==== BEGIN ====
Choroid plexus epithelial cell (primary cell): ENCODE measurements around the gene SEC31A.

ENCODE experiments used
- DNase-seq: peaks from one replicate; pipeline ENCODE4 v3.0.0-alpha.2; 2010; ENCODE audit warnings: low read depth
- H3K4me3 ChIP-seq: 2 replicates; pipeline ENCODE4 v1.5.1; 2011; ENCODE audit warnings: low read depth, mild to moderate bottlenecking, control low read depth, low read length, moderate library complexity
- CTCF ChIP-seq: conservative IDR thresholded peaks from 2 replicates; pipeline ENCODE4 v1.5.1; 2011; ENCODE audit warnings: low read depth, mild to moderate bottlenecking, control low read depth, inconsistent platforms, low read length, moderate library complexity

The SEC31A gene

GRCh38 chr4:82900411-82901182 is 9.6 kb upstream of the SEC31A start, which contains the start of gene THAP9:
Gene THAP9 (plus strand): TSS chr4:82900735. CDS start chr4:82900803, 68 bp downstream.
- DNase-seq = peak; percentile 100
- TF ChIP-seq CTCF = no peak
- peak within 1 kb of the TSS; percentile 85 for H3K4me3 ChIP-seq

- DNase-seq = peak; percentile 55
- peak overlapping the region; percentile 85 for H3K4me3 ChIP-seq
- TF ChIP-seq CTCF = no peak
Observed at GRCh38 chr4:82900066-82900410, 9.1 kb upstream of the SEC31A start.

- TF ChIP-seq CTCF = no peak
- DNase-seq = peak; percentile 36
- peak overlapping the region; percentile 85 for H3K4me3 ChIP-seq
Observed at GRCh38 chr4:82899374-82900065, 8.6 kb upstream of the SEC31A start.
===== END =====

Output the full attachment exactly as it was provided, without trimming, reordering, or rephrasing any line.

Choroid plexus epithelial cell (primary cell): ENCODE measurements around the gene SEC31A.

ENCODE experiments used
- DNase-seq: peaks from one replicate; pipeline ENCODE4 v3.0.0-alpha.2; 2010; ENCODE audit warnings: low read depth
- H3K4me3 ChIP-seq: 2 replicates; pipeline ENCODE4 v1.5.1; 2011; ENCODE audit warnings: low read depth, mild to moderate bottlenecking, control low read depth, low read length, moderate library complexity
- CTCF ChIP-seq: conservative IDR thresholded peaks from 2 replicates; pipeline ENCODE4 v1.5.1; 2011; ENCODE audit warnings: low read depth, mild to moderate bottlenecking, control low read depth, inconsistent platforms, low read length, moderate library complexity

The SEC31A gene

GRCh38 chr4:82900411-82901182 is 9.6 kb upstream of the SEC31A start, which contains the start of gene THAP9:
Gene THAP9 (plus strand): TSS chr4:82900735. CDS start chr4:82900803, 68 bp downstream.
- DNase-seq = peak; percentile 100
- TF ChIP-seq CTCF = no peak
- peak within 1 kb of the TSS; percentile 85 for H3K4me3 ChIP-seq

- DNase-seq = peak; percentile 55
- peak overlapping the region; percentile 85 for H3K4me3 ChIP-seq
- TF ChIP-seq CTCF = no peak
Observed at GRCh38 chr4:82900066-82900410, 9.1 kb upstream of the SEC31A start.

- TF ChIP-seq CTCF = no peak
- DNase-seq = peak; percentile 36
- peak overlapping the region; percentile 85 for H3K4me3 ChIP-seq
Observed at GRCh38 chr4:82899374-82900065, 8.6 kb upstream of the SEC31A start.